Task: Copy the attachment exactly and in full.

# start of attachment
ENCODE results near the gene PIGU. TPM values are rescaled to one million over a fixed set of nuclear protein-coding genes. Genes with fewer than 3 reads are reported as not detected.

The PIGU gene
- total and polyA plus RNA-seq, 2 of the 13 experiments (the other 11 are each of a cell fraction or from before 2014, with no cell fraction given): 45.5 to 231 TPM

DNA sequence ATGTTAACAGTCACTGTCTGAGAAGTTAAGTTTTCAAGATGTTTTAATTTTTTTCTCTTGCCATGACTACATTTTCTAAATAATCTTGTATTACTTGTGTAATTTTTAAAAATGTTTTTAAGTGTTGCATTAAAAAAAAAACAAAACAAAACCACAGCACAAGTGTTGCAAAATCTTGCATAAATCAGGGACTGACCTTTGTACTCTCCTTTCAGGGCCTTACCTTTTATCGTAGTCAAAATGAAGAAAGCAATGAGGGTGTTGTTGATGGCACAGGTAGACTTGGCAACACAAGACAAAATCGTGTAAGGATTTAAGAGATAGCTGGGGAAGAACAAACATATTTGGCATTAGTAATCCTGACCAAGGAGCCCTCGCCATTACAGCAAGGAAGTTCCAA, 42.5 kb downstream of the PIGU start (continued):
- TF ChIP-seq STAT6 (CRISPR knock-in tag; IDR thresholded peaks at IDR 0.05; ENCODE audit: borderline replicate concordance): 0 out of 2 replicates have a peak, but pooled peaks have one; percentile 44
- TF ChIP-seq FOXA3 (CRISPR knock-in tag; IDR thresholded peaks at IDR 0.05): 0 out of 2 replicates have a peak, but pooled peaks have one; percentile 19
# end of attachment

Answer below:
ENCODE results near the gene PIGU. TPM values are rescaled to one million over a fixed set of nuclear protein-coding genes. Genes with fewer than 3 reads are reported as not detected.

The PIGU gene
- total and polyA plus RNA-seq, 2 of the 13 experiments (the other 11 are each of a cell fraction or from before 2014, with no cell fraction given): 45.5 to 231 TPM

DNA sequence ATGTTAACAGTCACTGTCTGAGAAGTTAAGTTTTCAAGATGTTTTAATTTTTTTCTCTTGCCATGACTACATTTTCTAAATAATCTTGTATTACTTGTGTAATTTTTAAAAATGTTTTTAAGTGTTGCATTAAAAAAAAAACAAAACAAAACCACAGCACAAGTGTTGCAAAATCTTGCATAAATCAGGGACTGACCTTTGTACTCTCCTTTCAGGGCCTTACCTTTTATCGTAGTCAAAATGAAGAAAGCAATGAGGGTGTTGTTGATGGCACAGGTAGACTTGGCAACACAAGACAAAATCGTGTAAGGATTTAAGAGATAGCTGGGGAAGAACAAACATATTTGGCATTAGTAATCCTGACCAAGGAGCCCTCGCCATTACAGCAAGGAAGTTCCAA, 42.5 kb downstream of the PIGU start (continued):
- TF ChIP-seq STAT6 (CRISPR knock-in tag; IDR thresholded peaks at IDR 0.05; ENCODE audit: borderline replicate concordance): 0 out of 2 replicates have a peak, but pooled peaks have one; percentile 44
- TF ChIP-seq FOXA3 (CRISPR knock-in tag; IDR thresholded peaks at IDR 0.05): 0 out of 2 replicates have a peak, but pooled peaks have one; percentile 19